# Difference between revisions of "Newton-Leibniz formula"

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− | + | The formula expressing the value of a definite integral of a given integrable function $f$ over an interval as the difference of the values at the endpoints of the interval of any primitive (cf. [[Integral calculus|Integral calculus]]) $F$ of the function $f$: | |

+ | \begin{equation}\label{eq:*} | ||

+ | \int\limits_a^bf(x)\,dx = F(b)-F(a). | ||

+ | \end{equation} | ||

+ | It is named after I. Newton and G. Leibniz, who both knew the rule expressed by \ref{eq:*}, although it was published later. It is also known as "Fundamental theorem of calculus". | ||

− | + | If $f$ is [[ Lebesgue integral | Lebesgue integrable]] over $[a,b]$ and $F$ is defined by | |

− | + | \begin{equation*} | |

− | If | + | F(x) = \int\limits_a^xf(t)\,dt + C, |

− | + | \end{equation*} | |

− | + | where $C$ is a constant, then $F$ is [[Absolute_continuity#Absolute_continuity_of_a_function | absolutely continuous]], $F'(x) = f(x)$ almost-everywhere on $[a,b]$ (everywhere if $f$ is continuous on $[a,b]$) and \ref{eq:*} is valid. | |

− | |||

− | where | ||

A generalization of the Newton–Leibniz formula is the [[Stokes formula|Stokes formula]] for orientable manifolds with a boundary. | A generalization of the Newton–Leibniz formula is the [[Stokes formula|Stokes formula]] for orientable manifolds with a boundary. | ||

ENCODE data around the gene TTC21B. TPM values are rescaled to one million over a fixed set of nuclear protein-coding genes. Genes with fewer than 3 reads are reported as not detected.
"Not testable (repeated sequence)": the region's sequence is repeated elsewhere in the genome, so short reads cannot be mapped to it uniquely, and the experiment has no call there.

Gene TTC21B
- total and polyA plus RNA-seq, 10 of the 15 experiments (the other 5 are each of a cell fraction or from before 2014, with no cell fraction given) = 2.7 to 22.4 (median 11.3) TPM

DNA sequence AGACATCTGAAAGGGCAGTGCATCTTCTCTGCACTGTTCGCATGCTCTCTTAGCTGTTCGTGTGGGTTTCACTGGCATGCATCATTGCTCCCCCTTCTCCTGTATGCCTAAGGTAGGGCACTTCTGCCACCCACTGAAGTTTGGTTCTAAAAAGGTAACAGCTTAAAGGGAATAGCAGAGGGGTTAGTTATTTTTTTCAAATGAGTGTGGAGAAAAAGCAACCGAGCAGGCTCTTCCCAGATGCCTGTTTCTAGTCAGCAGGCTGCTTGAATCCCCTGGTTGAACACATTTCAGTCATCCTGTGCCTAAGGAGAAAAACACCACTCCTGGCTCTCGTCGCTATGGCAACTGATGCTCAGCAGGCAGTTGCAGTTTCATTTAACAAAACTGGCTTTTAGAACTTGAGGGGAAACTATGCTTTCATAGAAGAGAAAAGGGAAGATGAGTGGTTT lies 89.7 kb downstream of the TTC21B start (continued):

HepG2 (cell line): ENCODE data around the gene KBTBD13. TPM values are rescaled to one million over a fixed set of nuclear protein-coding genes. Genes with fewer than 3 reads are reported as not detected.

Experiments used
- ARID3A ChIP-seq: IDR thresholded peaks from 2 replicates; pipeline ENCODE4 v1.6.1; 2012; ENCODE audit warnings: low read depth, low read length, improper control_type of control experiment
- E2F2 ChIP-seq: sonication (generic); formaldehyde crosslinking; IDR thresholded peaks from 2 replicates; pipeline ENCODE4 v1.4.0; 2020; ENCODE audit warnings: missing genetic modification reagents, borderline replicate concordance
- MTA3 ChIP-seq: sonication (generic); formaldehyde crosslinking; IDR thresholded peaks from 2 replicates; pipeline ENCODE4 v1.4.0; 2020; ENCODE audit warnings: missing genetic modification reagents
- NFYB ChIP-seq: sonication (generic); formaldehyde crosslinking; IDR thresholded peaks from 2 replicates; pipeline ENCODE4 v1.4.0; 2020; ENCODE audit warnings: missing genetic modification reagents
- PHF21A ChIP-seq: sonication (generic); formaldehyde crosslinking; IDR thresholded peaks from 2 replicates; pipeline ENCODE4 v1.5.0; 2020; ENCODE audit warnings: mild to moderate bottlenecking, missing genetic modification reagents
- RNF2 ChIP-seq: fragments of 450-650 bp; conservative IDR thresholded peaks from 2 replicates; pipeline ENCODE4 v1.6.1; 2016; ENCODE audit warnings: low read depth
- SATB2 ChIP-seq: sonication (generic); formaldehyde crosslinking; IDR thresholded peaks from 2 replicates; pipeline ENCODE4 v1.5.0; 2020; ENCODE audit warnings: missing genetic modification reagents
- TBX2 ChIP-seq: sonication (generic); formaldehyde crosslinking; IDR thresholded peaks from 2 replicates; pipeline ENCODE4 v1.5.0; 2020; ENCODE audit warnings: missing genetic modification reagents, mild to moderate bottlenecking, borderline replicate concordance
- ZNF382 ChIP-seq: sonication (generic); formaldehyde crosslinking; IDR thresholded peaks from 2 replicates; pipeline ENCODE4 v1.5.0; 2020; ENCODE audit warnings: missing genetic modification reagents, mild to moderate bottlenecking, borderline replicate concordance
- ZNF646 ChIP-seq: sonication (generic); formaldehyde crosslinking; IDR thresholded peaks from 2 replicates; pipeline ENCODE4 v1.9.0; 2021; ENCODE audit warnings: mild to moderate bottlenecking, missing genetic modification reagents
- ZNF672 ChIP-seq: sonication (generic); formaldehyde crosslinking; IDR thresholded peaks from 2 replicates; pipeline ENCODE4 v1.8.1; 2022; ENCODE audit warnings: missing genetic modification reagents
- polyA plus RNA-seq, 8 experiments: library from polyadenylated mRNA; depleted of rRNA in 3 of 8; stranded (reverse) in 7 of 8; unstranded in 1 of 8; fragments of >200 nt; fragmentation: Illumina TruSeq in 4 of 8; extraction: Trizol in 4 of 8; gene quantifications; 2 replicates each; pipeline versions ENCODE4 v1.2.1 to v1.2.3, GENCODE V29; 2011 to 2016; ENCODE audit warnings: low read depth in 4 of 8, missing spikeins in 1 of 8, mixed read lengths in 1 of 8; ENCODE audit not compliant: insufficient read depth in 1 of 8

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====References==== | ====References==== | ||

− | + | {| | |

+ | |- | ||

+ | |valign="top"|{{Ref|Ru}}|| W. Rudin, "Real and complex analysis" , McGraw-Hill (1966). | ||

+ | |- | ||

+ | |valign="top"|{{Ref|St}}|| K.R. Stromberg, "Introduction to classical real analysis" , Wadsworth (1981). | ||

+ | |- | ||

+ | |} |

## Latest revision as of 20:49, 8 December 2013

2010 Mathematics Subject Classification: *Primary:* 26A06 *Secondary:* 26A46 [MSN][ZBL]

The formula expressing the value of a definite integral of a given integrable function $f$ over an interval as the difference of the values at the endpoints of the interval of any primitive (cf. Integral calculus) $F$ of the function $f$: \begin{equation}\label{eq:*} \int\limits_a^bf(x)\,dx = F(b)-F(a). \end{equation} It is named after I. Newton and G. Leibniz, who both knew the rule expressed by \ref{eq:*}, although it was published later. It is also known as "Fundamental theorem of calculus".

If $f$ is Lebesgue integrable over $[a,b]$ and $F$ is defined by \begin{equation*} F(x) = \int\limits_a^xf(t)\,dt + C, \end{equation*} where $C$ is a constant, then $F$ is absolutely continuous, $F'(x) = f(x)$ almost-everywhere on $[a,b]$ (everywhere if $f$ is continuous on $[a,b]$) and \ref{eq:*} is valid.

A generalization of the Newton–Leibniz formula is the Stokes formula for orientable manifolds with a boundary.

#### References

[Ru] | W. Rudin, "Real and complex analysis" , McGraw-Hill (1966). |

[St] | K.R. Stromberg, "Introduction to classical real analysis" , Wadsworth (1981). |

**How to Cite This Entry:**

Newton-Leibniz formula.

*Encyclopedia of Mathematics.*URL: http://encyclopediaofmath.org/index.php?title=Newton-Leibniz_formula&oldid=17006